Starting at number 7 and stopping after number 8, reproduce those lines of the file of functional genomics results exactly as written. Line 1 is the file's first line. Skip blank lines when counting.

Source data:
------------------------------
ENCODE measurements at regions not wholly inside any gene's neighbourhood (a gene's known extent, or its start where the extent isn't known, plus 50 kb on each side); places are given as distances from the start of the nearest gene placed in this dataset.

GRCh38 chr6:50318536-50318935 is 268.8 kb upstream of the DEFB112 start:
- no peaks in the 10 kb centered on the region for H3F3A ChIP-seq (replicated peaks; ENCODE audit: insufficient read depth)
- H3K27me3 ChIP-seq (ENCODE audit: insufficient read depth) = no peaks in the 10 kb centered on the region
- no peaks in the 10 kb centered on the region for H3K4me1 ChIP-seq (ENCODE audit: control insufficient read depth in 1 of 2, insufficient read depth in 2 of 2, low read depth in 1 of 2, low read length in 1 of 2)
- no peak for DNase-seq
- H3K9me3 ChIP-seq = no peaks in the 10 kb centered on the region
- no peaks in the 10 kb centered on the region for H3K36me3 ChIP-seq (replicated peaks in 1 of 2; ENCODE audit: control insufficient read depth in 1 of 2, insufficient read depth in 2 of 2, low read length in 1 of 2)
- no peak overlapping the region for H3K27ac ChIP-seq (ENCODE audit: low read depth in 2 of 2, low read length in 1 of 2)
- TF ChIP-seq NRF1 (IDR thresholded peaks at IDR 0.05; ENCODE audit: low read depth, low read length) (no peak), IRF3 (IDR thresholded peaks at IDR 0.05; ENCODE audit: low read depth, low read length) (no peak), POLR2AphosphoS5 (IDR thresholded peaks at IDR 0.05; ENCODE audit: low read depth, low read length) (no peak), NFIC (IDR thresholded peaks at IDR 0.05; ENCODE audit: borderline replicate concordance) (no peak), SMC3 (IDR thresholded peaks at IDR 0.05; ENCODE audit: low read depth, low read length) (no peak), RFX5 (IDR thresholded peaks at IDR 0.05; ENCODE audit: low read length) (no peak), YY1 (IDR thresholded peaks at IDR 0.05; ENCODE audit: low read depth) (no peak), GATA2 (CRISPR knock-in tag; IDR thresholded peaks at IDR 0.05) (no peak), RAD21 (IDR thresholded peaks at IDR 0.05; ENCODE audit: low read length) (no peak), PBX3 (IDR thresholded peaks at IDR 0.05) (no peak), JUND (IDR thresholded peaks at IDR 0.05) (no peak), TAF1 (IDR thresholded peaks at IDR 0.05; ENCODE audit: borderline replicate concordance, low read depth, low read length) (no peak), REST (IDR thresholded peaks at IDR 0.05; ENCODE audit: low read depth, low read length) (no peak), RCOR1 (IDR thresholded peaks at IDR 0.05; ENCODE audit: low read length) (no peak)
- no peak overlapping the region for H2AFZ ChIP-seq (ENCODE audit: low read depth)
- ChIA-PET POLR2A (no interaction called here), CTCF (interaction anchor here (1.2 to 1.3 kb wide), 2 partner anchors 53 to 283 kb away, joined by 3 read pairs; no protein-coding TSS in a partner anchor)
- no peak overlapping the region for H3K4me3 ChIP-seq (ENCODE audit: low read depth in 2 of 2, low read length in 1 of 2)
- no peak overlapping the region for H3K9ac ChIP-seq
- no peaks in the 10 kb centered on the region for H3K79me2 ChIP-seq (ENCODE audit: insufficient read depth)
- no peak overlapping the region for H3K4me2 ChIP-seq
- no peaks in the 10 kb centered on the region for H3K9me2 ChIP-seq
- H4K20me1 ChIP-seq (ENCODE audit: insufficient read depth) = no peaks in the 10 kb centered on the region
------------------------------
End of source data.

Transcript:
- H3K9me3 ChIP-seq = no peaks in the 10 kb centered on the region
- no peaks in the 10 kb centered on the region for H3K36me3 ChIP-seq (replicated peaks in 1 of 2; ENCODE audit: control insufficient read depth in 1 of 2, insufficient read depth in 2 of 2, low read length in 1 of 2)